Bill to cut Toronto council won't be put to vote if stay granted, province's lawyer says

A three-judge panel of the Ontario Court of Appeal will release its decision Wednesday at 10 a.m. on whether it will grant a stay of a lower court's ruling striking down the Ontario government's initial legislation slashing the size of Toronto city council weeks before a civic election.

The decision is expected at 10 a.m.

Last week, Ontario Superior Court Justice Edward Belobaba deemed Bill 5, the Better Local Government Act, which would result in Torontonians electing 25 instead of 47 councillors this October, to be "unconstitutional" and "antithetical to the core principles of our democracy."

After that, Premier Doug Ford's government made a second attempt at introducing legislation to slash Toronto council in the form of Bill 31, the Efficient Local Government Act, using a constitutional provision known as the notwithstanding clause.  

But meanwhile, the PCs are also seeking a stay of Belobaba's ruling, which reinstated the city's 47 wards. If the province is successful on Wednesday, city staff will immediately start planning for an election based on the 25-ward model.

Lawyers for the province, as well as for council candidates and the city, were in court Tuesday making arguments for and against a stay. 

Robin Basu, lawyer for the Ontario government, surprised the courtroom by saying Bill 31 would not be brought forward for a vote if a stay is granted. 

Stay would eliminate uncertainty, province argues

A stay would give the city clerk certainty over the election timeline, Basu said. The clerk could use the dates outlined in the original Bill 5, and would assuage her concerns about advance polling, he said. 

Bill 31 puts into question whether advanced polling would occur. Rather than imposing it, Bill 31 leaves that decision at the discretion of Toronto's city clerk. 

Jon Castell/CBC

"There is only one path available to assure the [Toronto city] clerk that she is in a position to proceed with an election with integrity and fairness on Oct. 22," Basu told the court. "It is simply not feasible to prepare for two elections at the same time."

Bill 31 won't be up for a final vote until Thursday at the earliest, and city staff have said the chances of running a fair election on Oct. 22 shrink with every day of uncertainty that goes by.

Province created chaos, opposing lawyers say

But lawyers representing those opposing the stay said the province is responsible for the chaos surrounding the election and thus cannot seek legal relief for the problems it's caused.

If the province wants to restore stability, it can simply stop fighting Belobaba's ruling and allow the election to proceed with 47 wards, said lawyer Howard Goldblatt, who represents a group that includes candidate Chris Moise.

If no stay is granted, city lawyer Diana Dimmer called the province's promise to push forward the new bill — which includes the notwithstanding clause — akin to a "threat."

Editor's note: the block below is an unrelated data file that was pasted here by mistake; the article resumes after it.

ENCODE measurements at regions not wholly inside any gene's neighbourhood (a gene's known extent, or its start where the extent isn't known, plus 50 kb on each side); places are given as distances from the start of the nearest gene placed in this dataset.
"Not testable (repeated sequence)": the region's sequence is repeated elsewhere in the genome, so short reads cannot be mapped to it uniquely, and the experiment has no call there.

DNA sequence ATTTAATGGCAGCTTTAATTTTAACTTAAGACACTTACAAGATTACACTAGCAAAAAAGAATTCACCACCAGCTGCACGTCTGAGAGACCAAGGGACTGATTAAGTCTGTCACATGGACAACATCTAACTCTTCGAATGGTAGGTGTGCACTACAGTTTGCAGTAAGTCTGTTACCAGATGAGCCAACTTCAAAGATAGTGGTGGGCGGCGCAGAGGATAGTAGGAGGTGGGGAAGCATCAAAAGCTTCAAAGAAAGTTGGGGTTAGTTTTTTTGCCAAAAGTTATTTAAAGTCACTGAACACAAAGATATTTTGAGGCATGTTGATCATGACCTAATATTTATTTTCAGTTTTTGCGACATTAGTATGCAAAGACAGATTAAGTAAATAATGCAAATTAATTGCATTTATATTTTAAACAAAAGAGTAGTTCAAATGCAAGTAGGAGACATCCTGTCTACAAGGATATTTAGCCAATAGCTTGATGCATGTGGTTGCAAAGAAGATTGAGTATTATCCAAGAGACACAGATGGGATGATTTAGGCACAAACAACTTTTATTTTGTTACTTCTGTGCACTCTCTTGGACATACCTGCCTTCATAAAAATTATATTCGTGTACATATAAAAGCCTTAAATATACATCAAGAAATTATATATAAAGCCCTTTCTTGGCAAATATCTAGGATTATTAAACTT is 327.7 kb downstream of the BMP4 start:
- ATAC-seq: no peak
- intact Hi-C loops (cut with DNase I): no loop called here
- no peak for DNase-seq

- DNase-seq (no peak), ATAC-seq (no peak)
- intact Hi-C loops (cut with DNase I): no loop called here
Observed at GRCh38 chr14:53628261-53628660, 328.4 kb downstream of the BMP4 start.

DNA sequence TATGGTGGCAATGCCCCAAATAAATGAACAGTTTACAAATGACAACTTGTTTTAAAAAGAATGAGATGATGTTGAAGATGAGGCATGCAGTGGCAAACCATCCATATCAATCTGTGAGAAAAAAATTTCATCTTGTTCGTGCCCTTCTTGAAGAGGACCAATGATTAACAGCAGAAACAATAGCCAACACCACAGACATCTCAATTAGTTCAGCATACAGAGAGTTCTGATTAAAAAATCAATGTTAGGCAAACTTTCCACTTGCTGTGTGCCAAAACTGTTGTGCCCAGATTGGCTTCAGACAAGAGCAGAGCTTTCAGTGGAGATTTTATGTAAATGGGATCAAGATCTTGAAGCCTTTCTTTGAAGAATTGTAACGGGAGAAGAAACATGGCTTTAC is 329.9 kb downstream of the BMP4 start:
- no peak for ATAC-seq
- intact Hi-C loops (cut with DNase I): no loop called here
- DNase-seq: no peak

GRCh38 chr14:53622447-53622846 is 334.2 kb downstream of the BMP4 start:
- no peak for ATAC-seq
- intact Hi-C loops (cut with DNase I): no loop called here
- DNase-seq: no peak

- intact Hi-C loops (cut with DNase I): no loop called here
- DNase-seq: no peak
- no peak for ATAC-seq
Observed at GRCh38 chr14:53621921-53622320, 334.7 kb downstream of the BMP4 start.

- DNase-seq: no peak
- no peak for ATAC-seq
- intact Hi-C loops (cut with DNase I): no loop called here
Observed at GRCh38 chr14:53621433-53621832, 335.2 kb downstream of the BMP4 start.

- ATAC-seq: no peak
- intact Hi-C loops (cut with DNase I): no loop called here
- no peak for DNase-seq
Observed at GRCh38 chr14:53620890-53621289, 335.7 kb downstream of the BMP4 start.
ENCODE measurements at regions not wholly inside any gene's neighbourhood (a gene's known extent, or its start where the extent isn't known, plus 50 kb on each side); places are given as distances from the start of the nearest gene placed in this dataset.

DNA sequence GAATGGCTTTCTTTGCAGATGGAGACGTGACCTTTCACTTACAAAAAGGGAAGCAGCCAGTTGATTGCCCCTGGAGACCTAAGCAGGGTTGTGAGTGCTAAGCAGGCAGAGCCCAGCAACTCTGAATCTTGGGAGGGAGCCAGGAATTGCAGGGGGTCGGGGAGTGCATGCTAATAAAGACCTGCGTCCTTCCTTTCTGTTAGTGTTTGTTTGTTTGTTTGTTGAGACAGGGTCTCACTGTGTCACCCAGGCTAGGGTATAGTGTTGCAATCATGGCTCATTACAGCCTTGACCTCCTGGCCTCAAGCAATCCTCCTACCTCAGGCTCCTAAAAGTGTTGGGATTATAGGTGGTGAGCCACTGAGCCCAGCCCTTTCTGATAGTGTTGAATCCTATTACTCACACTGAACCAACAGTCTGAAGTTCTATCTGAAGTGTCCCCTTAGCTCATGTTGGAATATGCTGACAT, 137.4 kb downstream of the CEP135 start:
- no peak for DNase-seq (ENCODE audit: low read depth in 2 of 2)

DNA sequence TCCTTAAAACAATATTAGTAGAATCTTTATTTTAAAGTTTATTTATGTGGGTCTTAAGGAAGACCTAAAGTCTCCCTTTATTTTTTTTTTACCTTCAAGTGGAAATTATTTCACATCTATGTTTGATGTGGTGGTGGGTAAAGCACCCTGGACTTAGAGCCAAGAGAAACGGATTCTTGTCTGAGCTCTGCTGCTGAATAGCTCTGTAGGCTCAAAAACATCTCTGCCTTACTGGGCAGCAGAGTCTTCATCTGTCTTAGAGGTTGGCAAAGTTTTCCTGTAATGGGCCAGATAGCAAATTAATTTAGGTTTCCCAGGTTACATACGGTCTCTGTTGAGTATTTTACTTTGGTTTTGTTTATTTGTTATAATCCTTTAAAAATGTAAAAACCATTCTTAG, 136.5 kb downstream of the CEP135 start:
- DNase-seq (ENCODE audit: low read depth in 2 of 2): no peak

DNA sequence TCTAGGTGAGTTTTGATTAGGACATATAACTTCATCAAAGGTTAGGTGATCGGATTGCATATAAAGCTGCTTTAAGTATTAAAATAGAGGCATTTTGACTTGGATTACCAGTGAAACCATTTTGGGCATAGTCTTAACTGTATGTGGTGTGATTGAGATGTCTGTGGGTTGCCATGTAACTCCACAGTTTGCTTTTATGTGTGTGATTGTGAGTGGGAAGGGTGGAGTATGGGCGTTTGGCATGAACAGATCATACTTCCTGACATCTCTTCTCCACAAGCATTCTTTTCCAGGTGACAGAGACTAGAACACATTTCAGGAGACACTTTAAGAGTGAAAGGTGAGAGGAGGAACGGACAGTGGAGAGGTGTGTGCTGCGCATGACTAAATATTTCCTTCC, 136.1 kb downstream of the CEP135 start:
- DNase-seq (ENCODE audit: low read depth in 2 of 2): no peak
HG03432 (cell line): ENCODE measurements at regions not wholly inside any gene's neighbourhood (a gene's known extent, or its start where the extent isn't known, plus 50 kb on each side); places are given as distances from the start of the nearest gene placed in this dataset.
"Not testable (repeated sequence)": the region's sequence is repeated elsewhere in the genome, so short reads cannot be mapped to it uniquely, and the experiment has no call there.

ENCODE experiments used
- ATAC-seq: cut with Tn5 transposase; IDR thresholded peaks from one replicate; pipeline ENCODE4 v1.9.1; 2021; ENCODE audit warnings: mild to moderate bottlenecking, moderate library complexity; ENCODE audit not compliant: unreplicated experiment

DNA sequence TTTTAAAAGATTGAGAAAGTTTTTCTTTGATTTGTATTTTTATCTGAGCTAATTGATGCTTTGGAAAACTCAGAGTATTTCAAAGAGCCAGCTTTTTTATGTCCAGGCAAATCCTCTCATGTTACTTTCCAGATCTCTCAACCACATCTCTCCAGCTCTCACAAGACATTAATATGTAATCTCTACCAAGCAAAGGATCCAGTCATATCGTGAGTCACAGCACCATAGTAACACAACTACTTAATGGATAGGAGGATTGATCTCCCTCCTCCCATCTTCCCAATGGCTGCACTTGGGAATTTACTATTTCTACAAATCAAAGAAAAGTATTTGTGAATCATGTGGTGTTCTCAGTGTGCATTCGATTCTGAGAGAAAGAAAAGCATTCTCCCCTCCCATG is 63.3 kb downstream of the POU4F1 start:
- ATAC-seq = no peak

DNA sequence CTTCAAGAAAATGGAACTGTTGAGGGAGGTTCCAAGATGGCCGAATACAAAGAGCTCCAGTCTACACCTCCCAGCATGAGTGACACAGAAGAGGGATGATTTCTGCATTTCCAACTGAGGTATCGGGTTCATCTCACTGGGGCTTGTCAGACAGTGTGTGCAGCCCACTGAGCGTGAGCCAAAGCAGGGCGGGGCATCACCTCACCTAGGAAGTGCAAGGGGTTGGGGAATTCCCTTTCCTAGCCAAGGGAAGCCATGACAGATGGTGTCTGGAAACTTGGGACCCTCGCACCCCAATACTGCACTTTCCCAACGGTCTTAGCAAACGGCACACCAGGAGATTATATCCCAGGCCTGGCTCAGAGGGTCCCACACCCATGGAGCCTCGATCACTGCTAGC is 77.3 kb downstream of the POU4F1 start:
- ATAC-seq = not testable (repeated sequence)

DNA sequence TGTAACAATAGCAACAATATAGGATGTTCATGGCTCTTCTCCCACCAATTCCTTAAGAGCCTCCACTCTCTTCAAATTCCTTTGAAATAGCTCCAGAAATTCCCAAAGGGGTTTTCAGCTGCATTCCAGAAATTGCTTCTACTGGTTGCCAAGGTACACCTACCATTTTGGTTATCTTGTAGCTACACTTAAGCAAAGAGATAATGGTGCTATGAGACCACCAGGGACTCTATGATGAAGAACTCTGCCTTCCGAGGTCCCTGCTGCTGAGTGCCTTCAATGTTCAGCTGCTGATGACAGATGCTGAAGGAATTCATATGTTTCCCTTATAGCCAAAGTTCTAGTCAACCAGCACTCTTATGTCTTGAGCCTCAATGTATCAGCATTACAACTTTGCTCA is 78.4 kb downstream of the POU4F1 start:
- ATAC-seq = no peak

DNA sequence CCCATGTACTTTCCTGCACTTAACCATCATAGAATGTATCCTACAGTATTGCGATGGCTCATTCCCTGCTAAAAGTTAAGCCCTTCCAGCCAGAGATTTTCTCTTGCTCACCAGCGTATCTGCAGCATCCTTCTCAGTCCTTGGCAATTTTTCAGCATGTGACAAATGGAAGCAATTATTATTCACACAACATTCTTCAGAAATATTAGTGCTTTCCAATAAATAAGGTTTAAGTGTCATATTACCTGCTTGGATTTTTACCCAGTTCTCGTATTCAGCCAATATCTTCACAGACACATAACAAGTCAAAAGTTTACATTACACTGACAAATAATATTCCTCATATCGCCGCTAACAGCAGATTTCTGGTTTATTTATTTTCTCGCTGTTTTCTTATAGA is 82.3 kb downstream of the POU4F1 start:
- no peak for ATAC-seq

Bill 31 and its use of the notwithstanding clause has sparked fury and condemnation from opposition parties, legal professionals and the public, and spawned several protests.

It's not the judges' job to "save them from themselves, to take the political heat off," said lawyer Donald Eady, who represents a group that includes candidates.

Cole Burston/Canadian Press

Goldblatt said it is "ironic' that the crown now says it wants to assist the city clerk.

The city's clerk has said she could carry out an election with 47 wards, and the preparation process for that is "much further along" than for a 25-ward election, said Dimmer.

Goldblatt also noted that a stay could be appealed, and questioned the "certainty" that Basu talked about.

Lawyers also argued that the province put forward no evidence to support its claims that allowing Belobosa's judgment to stand would cause irreparable harm.

"We don't bear the onus" to defeat the stay, said Eady.

He also said granting the stay "exacerbates and continues" the charter rights violations denounced in the lower court's ruling.

Basu countered that  the "confusion and uncertainty" also comes from the court challenges from the city and others.

 He said the province moved as quickly as possible because it wanted to intervene as early as possible, before the election really got underway. The campaign officially began in May.

In his argument, Basu also said that 16 people have signed up for a 25-ward election — after the initial nomination period had closed — which means there's a consequence for those candidates with a shift back to a 47-ward model.

The province's lawyers said that if granted the stay, the government's appeal of the lower court ruling could be heard on an expedited timeline after the election and resolved before a new Toronto council is sworn in on Dec. 1.

After a question from the panel, city lawyer ​Dimmer said if a stay is granted, the nomination period will be open again for two days so those who did not register can do so.